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Miller Farris: Dairyman, firefighter, father-in-law



Miller Farris knows all about being a volunteer firefighter. He first began going on emergency calls with his dad, Miller Farris Sr., at the tender age of 10.

Of course, he wasn’t a full-fledged fireman at that point in his life. That happened when the guys at the Newbern Volunteer Fire Department voted him in as a full-fledged member at age 16.

Miller Farris’ involvement with the fire department at an early age wasn’t unusual as much as it was logical. His father had formed the Newbern Volunteer Fire Department along with his uncles Embert and Henry Farris in 1959.

“We dug the footers with garden tillers because we didn’t have enough money to rent a backhoe and of course they were few and far between in the late 50s,” Farris recounted. “So we dug it out with a garden tiller and shoveled in out by hand to pour the concrete.”

Burlington Industries donated a 1946 model truck to the Farris brothers, which served as the first fire engine in Newbern.

“We had 20, 25, local people that were in the department,” said Farris. “We didn’t have no pagers, everything was by siren only. It was mounted up here on top of the dairy.”

The Farris Brothers Dairy had always played a big part in Miller Tyree Farris’ life. His grandfather, Harry Arthur Farris. came to Newbern back in 1912 and bought the land that remains in the Farris Family to this day. Harry and Mary Mable Miller Farris went on to have seven boys and one girl and by the 20s the Farris family was immersed in the dairy business.

“My grandmother was a Miller from over in Shiloh, so that’s where I got a last name first name,” said Miller Farris.

Harry, the family patriarch, died in 1939 and shortly thereafter, all but one of the Farris brothers was enlisted in the military to fight in World War II. All but one came back to Newbern, Everett Farris died in the war at the age of 27.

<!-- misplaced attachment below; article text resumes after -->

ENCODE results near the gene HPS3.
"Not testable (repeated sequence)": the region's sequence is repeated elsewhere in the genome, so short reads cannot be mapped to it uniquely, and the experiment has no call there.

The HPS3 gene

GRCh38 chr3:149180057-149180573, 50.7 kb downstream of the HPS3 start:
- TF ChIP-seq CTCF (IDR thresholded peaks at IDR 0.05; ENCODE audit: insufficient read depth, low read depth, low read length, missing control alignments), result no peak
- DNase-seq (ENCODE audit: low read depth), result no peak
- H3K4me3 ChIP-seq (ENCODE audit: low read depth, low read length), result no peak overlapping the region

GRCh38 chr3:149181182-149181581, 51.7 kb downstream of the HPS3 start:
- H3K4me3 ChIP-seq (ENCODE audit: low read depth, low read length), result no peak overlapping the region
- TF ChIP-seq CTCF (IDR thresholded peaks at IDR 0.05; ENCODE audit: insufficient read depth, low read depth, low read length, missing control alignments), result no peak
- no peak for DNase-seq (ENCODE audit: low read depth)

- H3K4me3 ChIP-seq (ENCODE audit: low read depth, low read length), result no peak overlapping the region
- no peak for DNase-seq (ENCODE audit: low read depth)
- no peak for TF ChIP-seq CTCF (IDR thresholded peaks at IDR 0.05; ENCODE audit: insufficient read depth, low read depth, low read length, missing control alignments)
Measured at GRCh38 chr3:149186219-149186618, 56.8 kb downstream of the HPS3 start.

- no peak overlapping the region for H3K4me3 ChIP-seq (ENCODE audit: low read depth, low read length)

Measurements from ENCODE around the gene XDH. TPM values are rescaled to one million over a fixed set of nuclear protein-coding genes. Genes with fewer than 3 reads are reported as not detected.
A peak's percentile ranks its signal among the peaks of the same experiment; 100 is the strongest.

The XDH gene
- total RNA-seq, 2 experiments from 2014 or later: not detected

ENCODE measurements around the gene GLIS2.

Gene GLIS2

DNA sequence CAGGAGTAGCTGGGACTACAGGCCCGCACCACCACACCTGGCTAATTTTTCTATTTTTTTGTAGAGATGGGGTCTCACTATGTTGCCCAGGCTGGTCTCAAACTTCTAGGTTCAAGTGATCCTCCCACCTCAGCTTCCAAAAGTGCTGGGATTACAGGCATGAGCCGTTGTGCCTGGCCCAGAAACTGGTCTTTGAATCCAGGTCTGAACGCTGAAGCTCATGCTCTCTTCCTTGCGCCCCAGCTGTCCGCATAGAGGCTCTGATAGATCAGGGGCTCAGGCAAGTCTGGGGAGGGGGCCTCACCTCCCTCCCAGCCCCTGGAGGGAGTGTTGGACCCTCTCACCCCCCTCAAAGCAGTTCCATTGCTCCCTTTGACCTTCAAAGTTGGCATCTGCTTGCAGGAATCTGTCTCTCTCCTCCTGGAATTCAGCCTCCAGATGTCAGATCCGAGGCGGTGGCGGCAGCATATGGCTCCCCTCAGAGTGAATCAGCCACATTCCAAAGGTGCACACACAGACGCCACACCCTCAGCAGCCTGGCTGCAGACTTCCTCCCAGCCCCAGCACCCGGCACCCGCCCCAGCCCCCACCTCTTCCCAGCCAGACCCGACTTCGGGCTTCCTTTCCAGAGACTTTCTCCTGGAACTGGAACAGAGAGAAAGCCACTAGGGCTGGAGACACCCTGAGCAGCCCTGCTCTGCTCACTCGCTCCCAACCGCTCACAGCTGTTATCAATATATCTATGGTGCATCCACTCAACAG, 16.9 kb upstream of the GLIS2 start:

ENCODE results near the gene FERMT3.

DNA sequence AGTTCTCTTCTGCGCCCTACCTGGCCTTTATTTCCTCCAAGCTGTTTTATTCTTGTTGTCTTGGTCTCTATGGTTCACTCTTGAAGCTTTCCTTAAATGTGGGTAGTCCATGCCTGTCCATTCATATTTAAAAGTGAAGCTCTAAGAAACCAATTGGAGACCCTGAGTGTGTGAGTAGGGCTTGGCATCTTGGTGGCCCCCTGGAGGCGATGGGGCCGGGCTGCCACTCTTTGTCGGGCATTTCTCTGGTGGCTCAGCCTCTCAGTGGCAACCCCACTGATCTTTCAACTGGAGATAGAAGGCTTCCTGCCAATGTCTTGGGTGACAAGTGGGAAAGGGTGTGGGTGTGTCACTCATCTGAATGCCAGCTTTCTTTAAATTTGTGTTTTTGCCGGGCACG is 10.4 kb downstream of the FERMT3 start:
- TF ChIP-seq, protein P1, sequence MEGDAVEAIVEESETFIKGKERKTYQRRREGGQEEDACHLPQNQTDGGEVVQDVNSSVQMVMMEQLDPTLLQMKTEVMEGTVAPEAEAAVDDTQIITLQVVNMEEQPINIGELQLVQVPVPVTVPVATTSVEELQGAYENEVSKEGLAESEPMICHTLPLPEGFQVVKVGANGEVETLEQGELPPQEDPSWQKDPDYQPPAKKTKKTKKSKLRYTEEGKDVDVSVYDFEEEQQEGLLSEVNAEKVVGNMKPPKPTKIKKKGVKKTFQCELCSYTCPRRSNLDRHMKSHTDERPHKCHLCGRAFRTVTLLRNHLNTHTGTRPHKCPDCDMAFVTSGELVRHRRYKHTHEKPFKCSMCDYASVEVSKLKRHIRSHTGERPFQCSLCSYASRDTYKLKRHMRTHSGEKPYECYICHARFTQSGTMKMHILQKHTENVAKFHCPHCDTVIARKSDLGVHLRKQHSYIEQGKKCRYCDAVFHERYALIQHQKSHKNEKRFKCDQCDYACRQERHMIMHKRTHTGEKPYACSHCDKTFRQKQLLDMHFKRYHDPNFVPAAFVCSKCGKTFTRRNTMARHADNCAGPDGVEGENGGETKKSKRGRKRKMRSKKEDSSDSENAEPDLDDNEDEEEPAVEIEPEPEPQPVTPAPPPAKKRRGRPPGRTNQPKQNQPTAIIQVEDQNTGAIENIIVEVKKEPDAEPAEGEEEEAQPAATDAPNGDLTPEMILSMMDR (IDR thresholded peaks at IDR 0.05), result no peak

“The dairy really started expanding in the forties,” said Miller Farris Jr.

When they returned from the war, the brothers decided to split duties with Embert, George and Henry Farris handling the bottling and distribution part of the dairy, while younger brothers Roscoe, Kent and Miller Farris Sr. raised and milked the cows.

In the early years there were 18 cows to milk, but then the brothers expanded their barn and accrued 42 cows.

With the increase in demand, the Farris brothers built a big white building to deal with the bottling and shipping of the milk. At one end of the building they sold dairy products directly to the public.

“They made their own ice cream and they had a little store and they sold cones of ice cream,” said Miller Farris. “So everybody would come to get their Sunday evening ice cream at Farris Brothers Dairy.”

That was fine for everybody else, but somebody had to milk a lot of cows to bring that ice cream, cream and milk to market.

“We had to milk cows and go feed the calves before we went to school,” said Miller Farris. “Every morning I got up at 4:30 and went to the barn to help feed the cows. Some mornings you went to school smelling like cow. I used to do pretty good until I got to fourth period phys ed and have to take a shower and then it was hard the rest of the day sitting in school because you wanted to go to sleep! You had your warm shower and you’ve been up since 4:30. My two older sisters were required to get up and bottle feed the calves before they went to school. Of course we walked to Newbern School when we was in grade school.”

In 1969, the same year that Miller officially joined the fire department, he became more mobile.

“My daddy bought me an old Comet car and when I got my driver’s license, so I could drive to school and get back home to milk again,” said Miller.

In 1980, Miller married a fourth-grade school teacher named Marie and three years later, their daughter Courtney was born.

Courtney was the primary reason a big quiet guy by the name of Brandon Hamblin was following Miller and I around that morning.

“I went to school with Courtney,” said Hamblin. “We’ve known each other all the way through school.”

Brandon married Miller’s daughter Courtney and also happens to be the current Chief of the Newbern Volunteer Fire Department.